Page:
Exit barriers and vertical integration, Harrigan, K. R. (1985). Exit barriers and vertical integration. Academy of Management Journal, 28(3), 686-697. When exit barriers trap firms in an industry, the result is destructive competition and reduced profits (Harrigan, 1981; Porter, 1976). Mobility barriers often prevent firms from changing their strategic postures so as to serve new customers (Caves & Porter, 1976). For the purposes of this paper, the term exit barriers will refer to both mobility and exit barriers. High barriers of either type are likely to keep firms operating within an industry without changing their strategic posture even when they earn subnormal returns on their investments. Vertical integration, the in-house production of goods and services that could be purchased from outsiders, has been regarded as a major source of exit barriers (Porter, 1980). No one has established the relationship between integration and exit barriers empirically, however, primarily because of an absence of appropriate variables in existing data bases (Caves & Porter, 1976; Harrigan, 1980). Moreover, a precise way of identifying and estimating the dimensions composing vertical strategies was lacking until recently (Harrigan, 1983a). Consequently, only a partial model of the forces that raise exit barriers has been tested. This paper brings together questions concerning exit and mobility barriers with those concerning vertical integration strategies in order to explore whether and when vertical integration constitutes an exit barrier. By identifying how the operative forces interact, it suggests how firms might cope with situations in which vertical integration can raise exit barriers. If firms can lower the height of exit barriers, they can reposition themselves to serve more attractive market segments or to exit with relative ease.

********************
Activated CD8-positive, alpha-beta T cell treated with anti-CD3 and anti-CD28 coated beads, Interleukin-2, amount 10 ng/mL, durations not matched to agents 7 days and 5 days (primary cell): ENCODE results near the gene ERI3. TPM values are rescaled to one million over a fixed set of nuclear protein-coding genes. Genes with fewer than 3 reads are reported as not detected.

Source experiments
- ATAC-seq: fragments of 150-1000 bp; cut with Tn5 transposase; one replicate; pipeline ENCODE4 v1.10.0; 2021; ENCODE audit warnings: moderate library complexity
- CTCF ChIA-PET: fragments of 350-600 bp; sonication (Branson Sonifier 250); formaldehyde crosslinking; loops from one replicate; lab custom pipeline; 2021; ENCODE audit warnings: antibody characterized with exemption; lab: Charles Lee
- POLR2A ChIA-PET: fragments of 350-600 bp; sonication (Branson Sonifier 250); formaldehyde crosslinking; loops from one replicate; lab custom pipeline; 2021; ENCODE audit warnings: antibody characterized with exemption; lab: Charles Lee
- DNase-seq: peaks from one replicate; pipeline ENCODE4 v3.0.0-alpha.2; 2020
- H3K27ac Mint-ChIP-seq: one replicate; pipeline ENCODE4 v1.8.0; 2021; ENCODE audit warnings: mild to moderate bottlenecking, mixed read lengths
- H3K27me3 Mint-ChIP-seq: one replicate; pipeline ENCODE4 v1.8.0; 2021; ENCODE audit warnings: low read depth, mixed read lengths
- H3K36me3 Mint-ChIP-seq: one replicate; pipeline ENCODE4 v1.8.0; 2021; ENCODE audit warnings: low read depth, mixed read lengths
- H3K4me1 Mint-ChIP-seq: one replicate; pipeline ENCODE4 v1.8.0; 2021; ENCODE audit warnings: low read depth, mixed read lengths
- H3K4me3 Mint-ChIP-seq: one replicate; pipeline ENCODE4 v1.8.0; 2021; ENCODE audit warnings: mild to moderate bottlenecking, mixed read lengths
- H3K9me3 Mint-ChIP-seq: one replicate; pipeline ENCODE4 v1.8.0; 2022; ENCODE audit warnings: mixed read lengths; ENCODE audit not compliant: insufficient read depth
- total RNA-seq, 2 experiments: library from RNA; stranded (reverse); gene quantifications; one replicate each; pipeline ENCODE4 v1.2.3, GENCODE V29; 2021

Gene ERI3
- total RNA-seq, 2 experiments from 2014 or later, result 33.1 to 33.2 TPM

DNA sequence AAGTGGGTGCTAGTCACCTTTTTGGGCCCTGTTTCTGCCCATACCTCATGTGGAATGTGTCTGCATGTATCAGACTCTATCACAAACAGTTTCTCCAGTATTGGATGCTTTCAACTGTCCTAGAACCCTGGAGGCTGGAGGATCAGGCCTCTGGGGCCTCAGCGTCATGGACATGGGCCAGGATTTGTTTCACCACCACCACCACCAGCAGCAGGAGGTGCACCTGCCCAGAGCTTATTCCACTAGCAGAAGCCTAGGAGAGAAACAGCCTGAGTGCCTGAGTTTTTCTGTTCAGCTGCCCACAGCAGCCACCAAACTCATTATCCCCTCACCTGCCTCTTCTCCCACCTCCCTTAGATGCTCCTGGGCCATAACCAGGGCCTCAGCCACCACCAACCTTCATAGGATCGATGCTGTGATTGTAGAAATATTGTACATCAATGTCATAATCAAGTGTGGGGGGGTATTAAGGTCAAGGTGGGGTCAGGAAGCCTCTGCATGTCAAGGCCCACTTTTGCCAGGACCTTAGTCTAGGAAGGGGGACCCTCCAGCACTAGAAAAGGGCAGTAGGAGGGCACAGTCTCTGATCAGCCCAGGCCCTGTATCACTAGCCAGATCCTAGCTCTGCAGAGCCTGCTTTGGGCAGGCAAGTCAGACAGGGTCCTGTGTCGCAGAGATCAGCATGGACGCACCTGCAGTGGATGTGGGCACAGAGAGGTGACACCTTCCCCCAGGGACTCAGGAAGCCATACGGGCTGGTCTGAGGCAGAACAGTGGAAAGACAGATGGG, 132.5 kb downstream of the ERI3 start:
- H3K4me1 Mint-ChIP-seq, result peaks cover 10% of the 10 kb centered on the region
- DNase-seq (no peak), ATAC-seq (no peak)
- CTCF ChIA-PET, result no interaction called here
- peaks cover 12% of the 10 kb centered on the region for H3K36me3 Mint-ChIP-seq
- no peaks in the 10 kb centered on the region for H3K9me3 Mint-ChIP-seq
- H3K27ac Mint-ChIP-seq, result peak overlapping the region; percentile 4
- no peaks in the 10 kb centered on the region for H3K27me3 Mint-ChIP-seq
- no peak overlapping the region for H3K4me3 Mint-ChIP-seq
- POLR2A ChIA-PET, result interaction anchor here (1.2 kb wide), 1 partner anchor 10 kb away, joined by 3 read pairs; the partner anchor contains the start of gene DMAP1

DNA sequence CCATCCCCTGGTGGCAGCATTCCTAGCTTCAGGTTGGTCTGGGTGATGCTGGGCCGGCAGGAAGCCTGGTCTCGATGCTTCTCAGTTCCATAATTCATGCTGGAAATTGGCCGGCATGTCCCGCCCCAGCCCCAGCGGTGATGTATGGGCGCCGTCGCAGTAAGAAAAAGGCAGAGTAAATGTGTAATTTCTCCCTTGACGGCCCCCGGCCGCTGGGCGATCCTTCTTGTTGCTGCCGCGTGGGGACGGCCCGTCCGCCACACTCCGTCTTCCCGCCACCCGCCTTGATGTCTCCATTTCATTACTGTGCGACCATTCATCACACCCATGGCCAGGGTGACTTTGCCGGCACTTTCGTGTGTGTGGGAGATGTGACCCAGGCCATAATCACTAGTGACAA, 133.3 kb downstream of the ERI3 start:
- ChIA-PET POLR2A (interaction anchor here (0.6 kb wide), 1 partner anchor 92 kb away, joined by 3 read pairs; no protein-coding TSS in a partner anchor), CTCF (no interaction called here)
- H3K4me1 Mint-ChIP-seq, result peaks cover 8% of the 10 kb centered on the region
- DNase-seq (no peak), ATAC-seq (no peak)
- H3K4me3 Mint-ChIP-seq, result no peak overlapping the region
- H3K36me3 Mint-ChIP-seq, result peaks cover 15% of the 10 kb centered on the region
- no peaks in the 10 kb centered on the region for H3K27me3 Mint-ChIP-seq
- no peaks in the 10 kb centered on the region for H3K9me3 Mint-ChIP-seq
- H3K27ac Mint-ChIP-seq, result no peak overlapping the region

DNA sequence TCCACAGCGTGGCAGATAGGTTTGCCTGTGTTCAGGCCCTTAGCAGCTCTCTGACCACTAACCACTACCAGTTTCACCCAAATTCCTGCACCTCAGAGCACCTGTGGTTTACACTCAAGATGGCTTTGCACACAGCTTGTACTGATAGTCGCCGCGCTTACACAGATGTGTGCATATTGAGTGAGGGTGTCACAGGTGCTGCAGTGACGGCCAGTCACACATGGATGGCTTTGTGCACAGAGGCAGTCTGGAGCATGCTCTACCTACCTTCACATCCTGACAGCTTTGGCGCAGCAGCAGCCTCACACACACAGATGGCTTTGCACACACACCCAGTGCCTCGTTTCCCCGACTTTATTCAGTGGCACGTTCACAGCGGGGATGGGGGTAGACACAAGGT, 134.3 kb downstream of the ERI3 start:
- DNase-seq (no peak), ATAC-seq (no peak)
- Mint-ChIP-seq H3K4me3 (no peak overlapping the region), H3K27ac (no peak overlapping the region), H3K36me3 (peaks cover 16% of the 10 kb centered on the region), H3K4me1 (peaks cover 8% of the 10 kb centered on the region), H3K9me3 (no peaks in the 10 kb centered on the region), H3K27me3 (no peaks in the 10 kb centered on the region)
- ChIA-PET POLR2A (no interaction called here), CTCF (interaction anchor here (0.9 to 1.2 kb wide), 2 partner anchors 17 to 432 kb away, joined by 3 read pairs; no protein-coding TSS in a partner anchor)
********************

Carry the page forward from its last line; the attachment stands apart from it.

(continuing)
The effect of exit barriers upon strategic flexibility, Harrigan, K. R. (1980). The effect of exit barriers upon strategic flexibility. Strategic Management Journal, 1(2), 165-176. The conceptual construct, exit barriers, is expanded using both statistical findings and the results of field studies. The immobility of resources, it is suggested, can be overcome by helping marginal competitors to exit from potentially volatile businesses. The implementation of such tactics can be adapted to the firm’s own strategic commitment and to the nature of the business in question, although it is expected that firms which might consider purchasing the physical and intangible assets of competitors in order to help them to scale high exit barriers, must themselves perceive the business to be of sufficiently high strategic importance to do so.
Subjective barriers to prevent wandering of cognitively impaired people, Price, J. D., Hermans, D., & Evans, J. G. (2001). Subjective barriers to prevent wandering of cognitively impaired people. Cochrane Database of Systematic Reviews, (1).